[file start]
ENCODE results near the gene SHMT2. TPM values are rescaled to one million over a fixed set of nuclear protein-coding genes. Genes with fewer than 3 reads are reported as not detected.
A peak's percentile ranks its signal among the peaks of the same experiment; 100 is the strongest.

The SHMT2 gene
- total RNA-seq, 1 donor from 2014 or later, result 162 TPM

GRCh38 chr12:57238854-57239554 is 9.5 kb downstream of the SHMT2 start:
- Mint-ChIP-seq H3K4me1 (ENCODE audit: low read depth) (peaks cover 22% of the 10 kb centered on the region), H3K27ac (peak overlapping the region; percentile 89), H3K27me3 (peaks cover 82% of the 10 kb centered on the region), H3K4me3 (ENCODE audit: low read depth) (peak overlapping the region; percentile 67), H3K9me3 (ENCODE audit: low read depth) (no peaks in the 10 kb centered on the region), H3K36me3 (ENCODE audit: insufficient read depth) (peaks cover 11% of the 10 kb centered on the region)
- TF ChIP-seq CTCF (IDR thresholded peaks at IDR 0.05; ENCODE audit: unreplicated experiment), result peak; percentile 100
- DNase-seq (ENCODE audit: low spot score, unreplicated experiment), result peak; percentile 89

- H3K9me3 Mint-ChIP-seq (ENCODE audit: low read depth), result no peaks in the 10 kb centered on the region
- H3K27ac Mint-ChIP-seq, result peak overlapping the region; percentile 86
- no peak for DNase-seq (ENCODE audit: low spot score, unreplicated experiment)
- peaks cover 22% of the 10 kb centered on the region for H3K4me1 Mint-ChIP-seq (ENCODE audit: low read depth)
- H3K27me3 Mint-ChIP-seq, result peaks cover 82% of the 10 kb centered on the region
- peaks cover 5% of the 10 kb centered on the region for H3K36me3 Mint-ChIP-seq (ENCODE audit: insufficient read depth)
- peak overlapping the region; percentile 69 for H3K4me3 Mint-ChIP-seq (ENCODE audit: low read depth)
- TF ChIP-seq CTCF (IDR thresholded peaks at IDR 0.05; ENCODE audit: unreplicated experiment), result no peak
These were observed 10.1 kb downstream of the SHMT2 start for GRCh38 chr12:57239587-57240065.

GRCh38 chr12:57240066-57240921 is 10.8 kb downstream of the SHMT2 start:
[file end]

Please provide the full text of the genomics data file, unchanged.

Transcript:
ENCODE results near the gene SHMT2. TPM values are rescaled to one million over a fixed set of nuclear protein-coding genes. Genes with fewer than 3 reads are reported as not detected.
A peak's percentile ranks its signal among the peaks of the same experiment; 100 is the strongest.

The SHMT2 gene
- total RNA-seq, 1 donor from 2014 or later, result 162 TPM

GRCh38 chr12:57238854-57239554 is 9.5 kb downstream of the SHMT2 start:
- Mint-ChIP-seq H3K4me1 (ENCODE audit: low read depth) (peaks cover 22% of the 10 kb centered on the region), H3K27ac (peak overlapping the region; percentile 89), H3K27me3 (peaks cover 82% of the 10 kb centered on the region), H3K4me3 (ENCODE audit: low read depth) (peak overlapping the region; percentile 67), H3K9me3 (ENCODE audit: low read depth) (no peaks in the 10 kb centered on the region), H3K36me3 (ENCODE audit: insufficient read depth) (peaks cover 11% of the 10 kb centered on the region)
- TF ChIP-seq CTCF (IDR thresholded peaks at IDR 0.05; ENCODE audit: unreplicated experiment), result peak; percentile 100
- DNase-seq (ENCODE audit: low spot score, unreplicated experiment), result peak; percentile 89

- H3K9me3 Mint-ChIP-seq (ENCODE audit: low read depth), result no peaks in the 10 kb centered on the region
- H3K27ac Mint-ChIP-seq, result peak overlapping the region; percentile 86
- no peak for DNase-seq (ENCODE audit: low spot score, unreplicated experiment)
- peaks cover 22% of the 10 kb centered on the region for H3K4me1 Mint-ChIP-seq (ENCODE audit: low read depth)
- H3K27me3 Mint-ChIP-seq, result peaks cover 82% of the 10 kb centered on the region
- peaks cover 5% of the 10 kb centered on the region for H3K36me3 Mint-ChIP-seq (ENCODE audit: insufficient read depth)
- peak overlapping the region; percentile 69 for H3K4me3 Mint-ChIP-seq (ENCODE audit: low read depth)
- TF ChIP-seq CTCF (IDR thresholded peaks at IDR 0.05; ENCODE audit: unreplicated experiment), result no peak
These were observed 10.1 kb downstream of the SHMT2 start for GRCh38 chr12:57239587-57240065.

GRCh38 chr12:57240066-57240921 is 10.8 kb downstream of the SHMT2 start: